Citizen science photographs indicate different timing and location use of migrating adult and juvenile Whimbrels

Authors: Chance Hines, Laura Duval, Bryan D. Watts, Grant Van Horn, and Eliot Miller

Year: 2023

Publication: Ornithological Applications

Publication Link:

Keywords: citizen science, demography, migratory phenology, population trends, staging, Whimbrel

Abstract: It is imperative to identify factors that influence population trends for declining species, but demographic parameters can be especially challenging
to quantify for birds, such as Whimbrels (Numenius phaeopus), that breed in locations that are logistically difficult to access. At least two disjunct
Whimbrel populations breed in remote and difficult to access northern latitudes but migrate through the heavily populated North American Atlantic
Coast during autumn migration. Here, we capitalize on the Whimbrel migrations through the more populated coastal areas to age Whimbrels in
photographs uploaded to the citizen science website, eBird, to identify the timing and location of juvenile Whimbrels staging for trans-Atlantic migratory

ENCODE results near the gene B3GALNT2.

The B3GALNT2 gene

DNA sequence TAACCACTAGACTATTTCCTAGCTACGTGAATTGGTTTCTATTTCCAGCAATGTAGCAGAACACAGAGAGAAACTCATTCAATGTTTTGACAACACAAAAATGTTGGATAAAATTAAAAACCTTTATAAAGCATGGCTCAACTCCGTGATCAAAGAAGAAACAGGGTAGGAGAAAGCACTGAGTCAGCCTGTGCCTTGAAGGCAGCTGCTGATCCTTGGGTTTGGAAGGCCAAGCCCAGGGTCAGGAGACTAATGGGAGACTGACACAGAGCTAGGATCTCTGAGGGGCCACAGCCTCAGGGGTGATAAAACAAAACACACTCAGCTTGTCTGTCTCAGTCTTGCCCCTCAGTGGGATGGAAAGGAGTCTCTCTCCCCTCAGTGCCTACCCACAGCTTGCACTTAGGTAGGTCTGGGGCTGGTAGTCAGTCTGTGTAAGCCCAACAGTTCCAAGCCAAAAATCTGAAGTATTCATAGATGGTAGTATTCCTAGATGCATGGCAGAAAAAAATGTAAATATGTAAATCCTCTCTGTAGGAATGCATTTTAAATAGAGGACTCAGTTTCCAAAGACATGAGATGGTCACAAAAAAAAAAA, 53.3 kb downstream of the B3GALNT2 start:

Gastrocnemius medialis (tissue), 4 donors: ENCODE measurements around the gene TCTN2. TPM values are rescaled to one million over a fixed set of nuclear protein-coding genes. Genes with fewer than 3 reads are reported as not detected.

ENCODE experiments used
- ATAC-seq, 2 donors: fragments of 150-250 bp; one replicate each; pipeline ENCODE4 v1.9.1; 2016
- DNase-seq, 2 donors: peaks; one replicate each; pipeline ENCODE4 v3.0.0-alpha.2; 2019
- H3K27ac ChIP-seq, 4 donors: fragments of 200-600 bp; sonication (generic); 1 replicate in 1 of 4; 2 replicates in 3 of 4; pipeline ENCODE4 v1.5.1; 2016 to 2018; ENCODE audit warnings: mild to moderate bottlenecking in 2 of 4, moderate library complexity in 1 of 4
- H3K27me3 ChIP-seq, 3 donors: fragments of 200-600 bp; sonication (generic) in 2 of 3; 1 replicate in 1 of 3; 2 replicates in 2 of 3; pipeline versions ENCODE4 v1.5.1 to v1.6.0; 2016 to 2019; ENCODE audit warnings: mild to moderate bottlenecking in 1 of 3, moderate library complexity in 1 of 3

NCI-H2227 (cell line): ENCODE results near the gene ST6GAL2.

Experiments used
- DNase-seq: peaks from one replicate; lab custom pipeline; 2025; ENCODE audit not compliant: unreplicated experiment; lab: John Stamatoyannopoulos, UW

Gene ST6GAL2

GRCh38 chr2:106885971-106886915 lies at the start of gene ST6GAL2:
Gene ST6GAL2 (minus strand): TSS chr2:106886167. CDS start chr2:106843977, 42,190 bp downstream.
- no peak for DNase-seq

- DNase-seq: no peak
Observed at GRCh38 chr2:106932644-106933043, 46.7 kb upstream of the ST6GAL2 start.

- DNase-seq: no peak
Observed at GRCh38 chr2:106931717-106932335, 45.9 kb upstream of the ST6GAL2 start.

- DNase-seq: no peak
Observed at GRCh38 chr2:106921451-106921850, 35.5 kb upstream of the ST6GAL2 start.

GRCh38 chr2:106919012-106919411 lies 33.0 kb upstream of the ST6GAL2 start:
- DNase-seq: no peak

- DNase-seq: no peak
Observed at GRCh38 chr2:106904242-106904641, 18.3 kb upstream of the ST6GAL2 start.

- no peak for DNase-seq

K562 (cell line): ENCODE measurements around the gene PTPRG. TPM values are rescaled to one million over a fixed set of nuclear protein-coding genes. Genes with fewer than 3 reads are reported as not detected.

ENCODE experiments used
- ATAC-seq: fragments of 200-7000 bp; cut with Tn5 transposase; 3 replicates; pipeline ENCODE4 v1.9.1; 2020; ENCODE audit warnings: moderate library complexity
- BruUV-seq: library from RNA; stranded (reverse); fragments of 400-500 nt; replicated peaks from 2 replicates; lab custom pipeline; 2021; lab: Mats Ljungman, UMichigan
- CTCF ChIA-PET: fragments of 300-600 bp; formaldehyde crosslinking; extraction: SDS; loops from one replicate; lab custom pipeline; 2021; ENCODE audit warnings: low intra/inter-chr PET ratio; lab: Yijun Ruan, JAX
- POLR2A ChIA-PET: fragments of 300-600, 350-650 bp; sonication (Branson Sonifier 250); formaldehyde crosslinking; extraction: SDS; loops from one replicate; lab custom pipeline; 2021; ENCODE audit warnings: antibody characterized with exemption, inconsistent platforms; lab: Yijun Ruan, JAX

flights. Mean photograph dates for adult migration were synchronous with reported dates for the Mackenzie Delta population that breeds
along the northern coast of Northwest Territories, Canada, and stages in Atlantic Canada and for the Hudson Bay population that stages along the
South Atlantic USA coast. However, the mean dates of juvenile photographs were 29–41 days later than adult dates, depending on the region.
Space use by juveniles along the coast also differed from that reported for adults. Adults primarily depend on Atlantic Canada and the South Atlantic
USA coast during fall migration. The percentage of juveniles was greater outside these two primary staging locations. Region-specific juvenile
photograph dates suggest that juveniles may drift farther south than the majority of adults from their respective populations. The percentage of
juvenile photos collected better predicted the percentage of adult photos 3 years later than 1 and 2 years later which is consistent with Whimbrel’s
delayed reproductive strategy and provides validation for using photographs to obtain age ratios. As photograph uploads become more commonplace,
this and similar analyses may be used to obtain information that would normally be logistically difficult with traditional field methods.

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